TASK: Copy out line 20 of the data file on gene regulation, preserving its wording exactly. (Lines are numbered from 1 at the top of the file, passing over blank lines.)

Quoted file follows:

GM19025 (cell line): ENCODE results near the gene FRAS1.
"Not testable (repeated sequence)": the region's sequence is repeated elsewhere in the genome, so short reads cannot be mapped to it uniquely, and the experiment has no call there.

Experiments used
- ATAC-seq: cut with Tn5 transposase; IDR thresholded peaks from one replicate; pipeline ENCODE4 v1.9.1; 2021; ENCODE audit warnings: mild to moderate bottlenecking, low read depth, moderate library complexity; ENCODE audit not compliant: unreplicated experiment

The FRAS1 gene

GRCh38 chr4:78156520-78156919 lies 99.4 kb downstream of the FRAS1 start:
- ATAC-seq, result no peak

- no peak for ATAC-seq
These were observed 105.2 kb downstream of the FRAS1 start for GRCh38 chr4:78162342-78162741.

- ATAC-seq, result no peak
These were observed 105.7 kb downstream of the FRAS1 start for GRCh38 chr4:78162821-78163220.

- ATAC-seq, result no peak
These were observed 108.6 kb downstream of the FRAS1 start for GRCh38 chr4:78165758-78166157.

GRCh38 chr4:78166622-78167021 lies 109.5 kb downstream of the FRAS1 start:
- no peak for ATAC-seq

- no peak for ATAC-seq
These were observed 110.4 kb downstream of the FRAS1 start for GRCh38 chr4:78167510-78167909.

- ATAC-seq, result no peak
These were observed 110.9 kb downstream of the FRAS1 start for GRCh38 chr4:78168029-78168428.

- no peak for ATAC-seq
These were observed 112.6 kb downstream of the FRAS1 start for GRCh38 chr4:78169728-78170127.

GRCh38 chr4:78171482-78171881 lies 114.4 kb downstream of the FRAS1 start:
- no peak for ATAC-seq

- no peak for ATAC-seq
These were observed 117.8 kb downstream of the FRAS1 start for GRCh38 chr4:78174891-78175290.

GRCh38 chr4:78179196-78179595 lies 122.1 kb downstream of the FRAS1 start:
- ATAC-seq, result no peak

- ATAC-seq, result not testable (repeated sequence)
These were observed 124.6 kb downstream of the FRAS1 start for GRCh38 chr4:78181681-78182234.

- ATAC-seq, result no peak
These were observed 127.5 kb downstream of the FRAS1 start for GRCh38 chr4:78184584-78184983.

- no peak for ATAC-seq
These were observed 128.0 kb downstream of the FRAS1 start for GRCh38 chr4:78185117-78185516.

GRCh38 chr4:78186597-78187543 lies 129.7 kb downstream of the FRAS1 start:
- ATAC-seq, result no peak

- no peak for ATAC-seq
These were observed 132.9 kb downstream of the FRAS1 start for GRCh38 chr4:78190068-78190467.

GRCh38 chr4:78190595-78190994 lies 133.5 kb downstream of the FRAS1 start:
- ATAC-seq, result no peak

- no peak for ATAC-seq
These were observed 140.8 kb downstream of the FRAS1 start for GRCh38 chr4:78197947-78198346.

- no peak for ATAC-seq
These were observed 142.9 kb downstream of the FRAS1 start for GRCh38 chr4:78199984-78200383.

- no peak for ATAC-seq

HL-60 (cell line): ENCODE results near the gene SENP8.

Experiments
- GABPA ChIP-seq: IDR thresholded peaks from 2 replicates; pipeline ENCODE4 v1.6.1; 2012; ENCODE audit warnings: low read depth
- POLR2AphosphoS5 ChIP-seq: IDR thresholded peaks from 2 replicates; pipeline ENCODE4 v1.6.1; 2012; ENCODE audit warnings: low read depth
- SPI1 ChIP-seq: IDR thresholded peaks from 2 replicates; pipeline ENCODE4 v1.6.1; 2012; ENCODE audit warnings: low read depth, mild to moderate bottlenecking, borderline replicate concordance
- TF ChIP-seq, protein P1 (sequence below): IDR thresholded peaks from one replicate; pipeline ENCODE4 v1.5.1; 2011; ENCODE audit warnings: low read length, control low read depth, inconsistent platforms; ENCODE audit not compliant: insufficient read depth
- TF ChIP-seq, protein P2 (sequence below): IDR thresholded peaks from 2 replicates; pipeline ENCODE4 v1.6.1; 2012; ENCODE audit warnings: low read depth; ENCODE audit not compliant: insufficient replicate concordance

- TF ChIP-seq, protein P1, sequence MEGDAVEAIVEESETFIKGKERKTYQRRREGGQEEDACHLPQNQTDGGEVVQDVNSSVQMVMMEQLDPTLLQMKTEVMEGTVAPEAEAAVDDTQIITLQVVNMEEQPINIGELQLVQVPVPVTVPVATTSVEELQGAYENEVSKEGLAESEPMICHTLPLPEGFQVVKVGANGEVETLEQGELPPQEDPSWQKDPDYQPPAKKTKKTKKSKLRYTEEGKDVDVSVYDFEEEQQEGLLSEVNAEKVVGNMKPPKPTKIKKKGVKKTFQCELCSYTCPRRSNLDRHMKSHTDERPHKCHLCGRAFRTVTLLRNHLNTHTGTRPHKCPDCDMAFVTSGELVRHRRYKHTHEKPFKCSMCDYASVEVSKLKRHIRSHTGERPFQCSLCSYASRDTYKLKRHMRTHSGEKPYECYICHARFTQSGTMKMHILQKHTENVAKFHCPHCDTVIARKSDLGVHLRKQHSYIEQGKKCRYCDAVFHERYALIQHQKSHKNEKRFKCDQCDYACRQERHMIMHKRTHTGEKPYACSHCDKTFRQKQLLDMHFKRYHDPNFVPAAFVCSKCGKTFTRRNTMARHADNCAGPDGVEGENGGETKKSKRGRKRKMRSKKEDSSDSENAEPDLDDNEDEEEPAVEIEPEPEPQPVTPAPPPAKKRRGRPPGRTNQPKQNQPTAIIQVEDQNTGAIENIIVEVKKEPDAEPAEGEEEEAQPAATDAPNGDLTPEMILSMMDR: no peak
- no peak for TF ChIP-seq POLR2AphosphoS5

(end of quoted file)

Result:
- no peak for ATAC-seq